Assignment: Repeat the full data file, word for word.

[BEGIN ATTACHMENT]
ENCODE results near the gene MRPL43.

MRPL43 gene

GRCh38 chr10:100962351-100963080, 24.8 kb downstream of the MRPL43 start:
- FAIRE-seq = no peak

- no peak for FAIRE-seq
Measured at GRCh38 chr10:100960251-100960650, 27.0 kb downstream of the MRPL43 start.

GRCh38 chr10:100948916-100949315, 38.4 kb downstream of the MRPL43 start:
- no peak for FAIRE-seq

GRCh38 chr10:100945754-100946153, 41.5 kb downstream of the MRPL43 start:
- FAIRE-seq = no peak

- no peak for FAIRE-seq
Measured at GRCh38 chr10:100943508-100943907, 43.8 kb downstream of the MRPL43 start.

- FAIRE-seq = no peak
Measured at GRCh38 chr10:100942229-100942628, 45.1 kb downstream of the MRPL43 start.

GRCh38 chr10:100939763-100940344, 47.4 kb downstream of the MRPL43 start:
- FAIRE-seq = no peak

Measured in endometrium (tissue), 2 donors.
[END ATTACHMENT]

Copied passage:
ENCODE results near the gene MRPL43.

MRPL43 gene

GRCh38 chr10:100962351-100963080, 24.8 kb downstream of the MRPL43 start:
- FAIRE-seq = no peak

- no peak for FAIRE-seq
Measured at GRCh38 chr10:100960251-100960650, 27.0 kb downstream of the MRPL43 start.

GRCh38 chr10:100948916-100949315, 38.4 kb downstream of the MRPL43 start:
- no peak for FAIRE-seq

GRCh38 chr10:100945754-100946153, 41.5 kb downstream of the MRPL43 start:
- FAIRE-seq = no peak

- no peak for FAIRE-seq
Measured at GRCh38 chr10:100943508-100943907, 43.8 kb downstream of the MRPL43 start.

- FAIRE-seq = no peak
Measured at GRCh38 chr10:100942229-100942628, 45.1 kb downstream of the MRPL43 start.

GRCh38 chr10:100939763-100940344, 47.4 kb downstream of the MRPL43 start:
- FAIRE-seq = no peak

Measured in endometrium (tissue), 2 donors.